The first of Valve’s three announcements has been unveiled as SteamOS, a “a free stand-alone operating system for living room machines” based on the Linux architecture. It’s said to be an operating system built around Steam itself, with living room TV play in mind, and is due to be made available “soon.”
It’ll tie-in with the recently revealed account sharing options being explored by Valve, and will also allow a few interesting streaming options. The company says it’s working with “many of the media services you know and love” (music, TV and the like) in an effort for all of that to be available through both Steam and SteamOS. Naturally, games are part of the equation too; streaming games from your existing PC to a living room machine running SteamOS will be an option.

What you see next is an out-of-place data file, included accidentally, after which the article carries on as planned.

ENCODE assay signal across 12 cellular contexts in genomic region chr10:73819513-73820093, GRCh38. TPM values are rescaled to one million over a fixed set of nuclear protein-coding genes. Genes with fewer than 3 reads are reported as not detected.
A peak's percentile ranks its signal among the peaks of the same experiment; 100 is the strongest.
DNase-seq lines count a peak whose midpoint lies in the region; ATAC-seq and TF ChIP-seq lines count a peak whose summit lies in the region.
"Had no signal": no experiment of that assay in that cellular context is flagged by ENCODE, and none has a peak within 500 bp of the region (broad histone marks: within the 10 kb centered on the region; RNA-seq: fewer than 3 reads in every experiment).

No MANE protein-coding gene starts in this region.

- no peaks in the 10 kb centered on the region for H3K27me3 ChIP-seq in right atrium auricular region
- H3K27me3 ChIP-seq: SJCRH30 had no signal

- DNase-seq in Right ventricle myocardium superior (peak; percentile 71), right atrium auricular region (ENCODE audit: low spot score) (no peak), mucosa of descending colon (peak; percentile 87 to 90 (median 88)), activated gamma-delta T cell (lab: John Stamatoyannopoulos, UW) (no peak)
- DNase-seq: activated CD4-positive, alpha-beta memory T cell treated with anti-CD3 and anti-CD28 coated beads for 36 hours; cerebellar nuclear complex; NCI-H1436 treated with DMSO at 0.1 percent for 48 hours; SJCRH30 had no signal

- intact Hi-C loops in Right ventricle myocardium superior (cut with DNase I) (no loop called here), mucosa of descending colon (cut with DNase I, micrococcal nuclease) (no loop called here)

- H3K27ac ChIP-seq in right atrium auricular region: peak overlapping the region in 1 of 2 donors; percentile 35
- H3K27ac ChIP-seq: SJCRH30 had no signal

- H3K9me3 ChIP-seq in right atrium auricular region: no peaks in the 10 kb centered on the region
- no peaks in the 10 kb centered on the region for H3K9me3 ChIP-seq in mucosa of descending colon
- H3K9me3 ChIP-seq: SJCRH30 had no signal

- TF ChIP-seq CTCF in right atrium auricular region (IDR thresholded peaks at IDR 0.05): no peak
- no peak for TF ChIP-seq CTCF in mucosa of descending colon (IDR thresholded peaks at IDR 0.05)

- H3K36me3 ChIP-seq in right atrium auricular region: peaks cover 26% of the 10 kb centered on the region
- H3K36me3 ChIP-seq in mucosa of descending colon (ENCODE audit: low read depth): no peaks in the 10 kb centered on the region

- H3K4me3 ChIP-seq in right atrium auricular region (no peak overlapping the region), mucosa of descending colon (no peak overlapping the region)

For the technically-minded, Valve notes that SteamOS has “significant performance increases in graphics processing” with audio performance and input latency being targeted next. Here’s the overall “vision” for this project:
With SteamOS, “openness” means that the hardware industry can iterate in the living room at a much faster pace than they’ve been able to. Content creators can connect directly to their customers. Users can alter or replace any part of the software or hardware they want. Gamers are empowered to join in the creation of the games they love.
You can read even more about it on this very page. Then ponder the implications. What exactly denotes something as a “living room machine,” for example?